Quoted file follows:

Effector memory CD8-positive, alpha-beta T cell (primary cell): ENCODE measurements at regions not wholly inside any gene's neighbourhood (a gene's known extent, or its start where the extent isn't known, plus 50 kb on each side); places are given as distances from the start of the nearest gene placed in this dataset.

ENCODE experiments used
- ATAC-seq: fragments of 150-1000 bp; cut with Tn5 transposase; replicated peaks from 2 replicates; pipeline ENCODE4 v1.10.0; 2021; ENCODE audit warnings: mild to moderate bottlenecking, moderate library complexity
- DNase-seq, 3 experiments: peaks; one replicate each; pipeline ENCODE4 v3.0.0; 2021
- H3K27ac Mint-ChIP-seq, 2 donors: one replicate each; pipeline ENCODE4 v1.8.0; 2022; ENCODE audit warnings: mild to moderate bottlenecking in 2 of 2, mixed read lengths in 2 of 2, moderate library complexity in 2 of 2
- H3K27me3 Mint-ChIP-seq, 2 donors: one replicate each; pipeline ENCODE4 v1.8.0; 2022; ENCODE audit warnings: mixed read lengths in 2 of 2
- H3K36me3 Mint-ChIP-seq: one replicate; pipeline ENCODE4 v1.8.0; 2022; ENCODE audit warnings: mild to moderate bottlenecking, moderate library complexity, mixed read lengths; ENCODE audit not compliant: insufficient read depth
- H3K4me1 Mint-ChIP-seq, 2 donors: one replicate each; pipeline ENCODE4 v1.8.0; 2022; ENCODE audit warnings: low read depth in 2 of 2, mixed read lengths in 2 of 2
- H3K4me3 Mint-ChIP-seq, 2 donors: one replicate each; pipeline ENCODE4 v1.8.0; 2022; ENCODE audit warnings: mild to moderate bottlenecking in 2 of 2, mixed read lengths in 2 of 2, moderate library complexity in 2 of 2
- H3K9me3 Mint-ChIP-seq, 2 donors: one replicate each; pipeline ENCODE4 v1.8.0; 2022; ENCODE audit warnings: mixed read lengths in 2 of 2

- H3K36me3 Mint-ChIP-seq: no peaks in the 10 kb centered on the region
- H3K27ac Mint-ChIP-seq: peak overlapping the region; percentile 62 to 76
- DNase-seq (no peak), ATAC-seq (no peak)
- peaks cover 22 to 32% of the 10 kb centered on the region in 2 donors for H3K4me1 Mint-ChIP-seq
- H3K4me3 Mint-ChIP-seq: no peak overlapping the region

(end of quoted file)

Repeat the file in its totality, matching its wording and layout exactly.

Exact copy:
Effector memory CD8-positive, alpha-beta T cell (primary cell): ENCODE measurements at regions not wholly inside any gene's neighbourhood (a gene's known extent, or its start where the extent isn't known, plus 50 kb on each side); places are given as distances from the start of the nearest gene placed in this dataset.

ENCODE experiments used
- ATAC-seq: fragments of 150-1000 bp; cut with Tn5 transposase; replicated peaks from 2 replicates; pipeline ENCODE4 v1.10.0; 2021; ENCODE audit warnings: mild to moderate bottlenecking, moderate library complexity
- DNase-seq, 3 experiments: peaks; one replicate each; pipeline ENCODE4 v3.0.0; 2021
- H3K27ac Mint-ChIP-seq, 2 donors: one replicate each; pipeline ENCODE4 v1.8.0; 2022; ENCODE audit warnings: mild to moderate bottlenecking in 2 of 2, mixed read lengths in 2 of 2, moderate library complexity in 2 of 2
- H3K27me3 Mint-ChIP-seq, 2 donors: one replicate each; pipeline ENCODE4 v1.8.0; 2022; ENCODE audit warnings: mixed read lengths in 2 of 2
- H3K36me3 Mint-ChIP-seq: one replicate; pipeline ENCODE4 v1.8.0; 2022; ENCODE audit warnings: mild to moderate bottlenecking, moderate library complexity, mixed read lengths; ENCODE audit not compliant: insufficient read depth
- H3K4me1 Mint-ChIP-seq, 2 donors: one replicate each; pipeline ENCODE4 v1.8.0; 2022; ENCODE audit warnings: low read depth in 2 of 2, mixed read lengths in 2 of 2
- H3K4me3 Mint-ChIP-seq, 2 donors: one replicate each; pipeline ENCODE4 v1.8.0; 2022; ENCODE audit warnings: mild to moderate bottlenecking in 2 of 2, mixed read lengths in 2 of 2, moderate library complexity in 2 of 2
- H3K9me3 Mint-ChIP-seq, 2 donors: one replicate each; pipeline ENCODE4 v1.8.0; 2022; ENCODE audit warnings: mixed read lengths in 2 of 2

- H3K36me3 Mint-ChIP-seq: no peaks in the 10 kb centered on the region
- H3K27ac Mint-ChIP-seq: peak overlapping the region; percentile 62 to 76
- DNase-seq (no peak), ATAC-seq (no peak)
- peaks cover 22 to 32% of the 10 kb centered on the region in 2 donors for H3K4me1 Mint-ChIP-seq
- H3K4me3 Mint-ChIP-seq: no peak overlapping the region